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Topic: Dolby jumps on the upsampling bandwagon (Read 6508 times) previous topic - next topic

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  • julf
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Dolby jumps on the upsampling bandwagon
Reply #25
As long as the phase changes are equally applied to both channels, IME the ear's tolerance for phase distortion is *huge* - over a thousand degrees > 2 Khz. I understand that the ear lacks the ability to meaningfully detect over all phase shift above about 1 KHz.


That is very interesting - do you have any references?

Dolby jumps on the upsampling bandwagon
Reply #26
As long as the phase changes are equally applied to both channels, IME the ear's tolerance for phase distortion is *huge* - over a thousand degrees > 2 Khz. I understand that the ear lacks the ability to meaningfully detect over all phase shift above about 1 KHz.


That is very interesting - do you have any references?


Aduioholics page on the audibliity of phase

Personal experience:

ABX Audio Chamber of Horrors

  • julf
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Dolby jumps on the upsampling bandwagon
Reply #27

  • andy o
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Dolby jumps on the upsampling bandwagon
Reply #28
I think there's a simpler explanation. Dolby is just getting desperate cause no one is using their TrueHD codec. Their high point was in 2008 with about the same number of titles as DTS-HD MA (about 42% of all lossless blu-rays), but then it steeply declined. In 2009, 33% vs. 58% of DTS. 2010, 11%vs. 82%, and in 2011, 10% vs. 83% (blu-raystats.com). And even then, mostly the releases that consistently use their codec are japanese animation which sell far less than big studio blockbusters.

  • xslig
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Dolby jumps on the upsampling bandwagon
Reply #29
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Dolby is just getting desperate cause no one is using their TrueHD codec.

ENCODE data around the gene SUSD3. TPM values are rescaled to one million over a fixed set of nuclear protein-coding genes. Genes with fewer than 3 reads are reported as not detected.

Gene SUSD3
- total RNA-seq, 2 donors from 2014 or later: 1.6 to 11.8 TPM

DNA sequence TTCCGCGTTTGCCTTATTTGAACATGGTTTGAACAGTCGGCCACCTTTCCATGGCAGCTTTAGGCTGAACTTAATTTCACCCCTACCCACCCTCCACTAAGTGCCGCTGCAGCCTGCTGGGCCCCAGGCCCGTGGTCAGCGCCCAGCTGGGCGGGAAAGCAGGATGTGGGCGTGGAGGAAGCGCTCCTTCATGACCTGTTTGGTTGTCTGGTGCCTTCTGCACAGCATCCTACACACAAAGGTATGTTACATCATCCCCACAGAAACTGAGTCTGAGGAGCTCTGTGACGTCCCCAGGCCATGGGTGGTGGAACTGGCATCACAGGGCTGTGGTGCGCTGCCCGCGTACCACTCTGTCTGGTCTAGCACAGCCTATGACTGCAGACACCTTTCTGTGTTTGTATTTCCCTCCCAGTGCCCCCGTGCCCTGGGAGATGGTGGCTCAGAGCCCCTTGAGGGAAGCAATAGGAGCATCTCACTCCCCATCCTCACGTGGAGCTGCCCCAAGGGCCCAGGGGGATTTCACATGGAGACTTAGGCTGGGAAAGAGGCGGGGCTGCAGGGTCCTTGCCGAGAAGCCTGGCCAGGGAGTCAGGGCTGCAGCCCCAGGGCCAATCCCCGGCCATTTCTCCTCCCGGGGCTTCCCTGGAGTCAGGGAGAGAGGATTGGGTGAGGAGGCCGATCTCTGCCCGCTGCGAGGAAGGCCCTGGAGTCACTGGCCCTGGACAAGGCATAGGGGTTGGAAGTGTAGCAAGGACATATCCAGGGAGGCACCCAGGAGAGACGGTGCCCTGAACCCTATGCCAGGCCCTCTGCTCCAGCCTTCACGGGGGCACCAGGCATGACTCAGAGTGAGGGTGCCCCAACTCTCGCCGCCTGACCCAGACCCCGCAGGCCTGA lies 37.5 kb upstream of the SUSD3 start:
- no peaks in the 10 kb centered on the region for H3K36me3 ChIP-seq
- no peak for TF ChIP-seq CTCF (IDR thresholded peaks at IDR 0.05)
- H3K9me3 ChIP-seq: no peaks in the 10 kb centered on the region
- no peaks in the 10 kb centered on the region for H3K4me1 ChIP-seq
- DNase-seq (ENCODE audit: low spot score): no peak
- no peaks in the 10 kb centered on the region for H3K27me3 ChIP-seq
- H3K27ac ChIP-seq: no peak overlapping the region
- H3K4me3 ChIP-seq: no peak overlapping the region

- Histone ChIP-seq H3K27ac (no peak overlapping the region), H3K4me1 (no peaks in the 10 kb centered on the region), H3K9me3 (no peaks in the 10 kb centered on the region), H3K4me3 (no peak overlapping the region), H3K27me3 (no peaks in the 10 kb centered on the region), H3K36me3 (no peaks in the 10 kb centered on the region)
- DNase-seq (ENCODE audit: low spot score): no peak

IMO, this is the cause of any problems Dolby has and will have (and especially more so since the "content providers" have made it abundantly clear that Blu-ray will be the last readily available physical consumer format ["To the cloud!", :P])

I would have to say that Dolby management is just plain incompetent (I'm no DTS fanboy, I actually prefer Dolby Digital and TrueHD to DTS lossy and DTS-HD MA.)

- Siding with Microsoft in the HD-DVD vs. BD format war (15GB/layer vs. 25GB/layer, no brainer IMO)
- Pushing TrueHD when seamless branching wasn't working.
- Releasing the TrueHD encoder for MacOS only when most BD creation tools are for Windows.

But of course the main reason it isn't used:

- Ffmpeg reverse engineered all of your codecs

DTS-HD MA is basically just another form of DRM since there is hardly any documentaion on it, and no free decoder available. (The "content providers" all know this, but won't admit it.)


I predict that Dolby will be largely irrelevant in the coming decade (only necessary for legacy issues)

  • andy o
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Dolby jumps on the upsampling bandwagon
Reply #30
They have stuff that does work, but don't put much effort into promoting it. I like Dolby Headphone, for instance, but its obvious implementation on mobile devices is almost non-existent. I can see getting 5.1 files decoded on an Android phone and played through DH. They have the so-called Dolby Mobile thing, but it's nowhere to be seen except for some odd phones that nobody has.

  • Buckchoi
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Dolby jumps on the upsampling bandwagon
Reply #31
Nokia use DH on their recent Symbian devices.